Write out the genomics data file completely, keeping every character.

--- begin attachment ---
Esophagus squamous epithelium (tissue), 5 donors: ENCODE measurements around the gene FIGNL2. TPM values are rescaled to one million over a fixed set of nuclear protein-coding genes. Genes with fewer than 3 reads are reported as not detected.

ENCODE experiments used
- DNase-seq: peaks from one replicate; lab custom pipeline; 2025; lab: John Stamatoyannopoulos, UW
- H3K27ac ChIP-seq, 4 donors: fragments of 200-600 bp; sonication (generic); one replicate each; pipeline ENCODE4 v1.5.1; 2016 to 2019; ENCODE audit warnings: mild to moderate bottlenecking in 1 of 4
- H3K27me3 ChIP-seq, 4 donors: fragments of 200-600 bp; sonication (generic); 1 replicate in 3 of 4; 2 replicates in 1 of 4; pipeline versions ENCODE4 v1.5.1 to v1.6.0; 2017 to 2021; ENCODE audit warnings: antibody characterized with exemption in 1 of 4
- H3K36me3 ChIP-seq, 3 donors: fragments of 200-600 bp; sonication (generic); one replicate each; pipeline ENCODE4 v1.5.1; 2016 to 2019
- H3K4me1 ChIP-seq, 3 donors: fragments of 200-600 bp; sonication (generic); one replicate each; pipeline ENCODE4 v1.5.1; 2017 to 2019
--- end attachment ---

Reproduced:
Esophagus squamous epithelium (tissue), 5 donors: ENCODE measurements around the gene FIGNL2. TPM values are rescaled to one million over a fixed set of nuclear protein-coding genes. Genes with fewer than 3 reads are reported as not detected.

ENCODE experiments used
- DNase-seq: peaks from one replicate; lab custom pipeline; 2025; lab: John Stamatoyannopoulos, UW
- H3K27ac ChIP-seq, 4 donors: fragments of 200-600 bp; sonication (generic); one replicate each; pipeline ENCODE4 v1.5.1; 2016 to 2019; ENCODE audit warnings: mild to moderate bottlenecking in 1 of 4
- H3K27me3 ChIP-seq, 4 donors: fragments of 200-600 bp; sonication (generic); 1 replicate in 3 of 4; 2 replicates in 1 of 4; pipeline versions ENCODE4 v1.5.1 to v1.6.0; 2017 to 2021; ENCODE audit warnings: antibody characterized with exemption in 1 of 4
- H3K36me3 ChIP-seq, 3 donors: fragments of 200-600 bp; sonication (generic); one replicate each; pipeline ENCODE4 v1.5.1; 2016 to 2019
- H3K4me1 ChIP-seq, 3 donors: fragments of 200-600 bp; sonication (generic); one replicate each; pipeline ENCODE4 v1.5.1; 2017 to 2019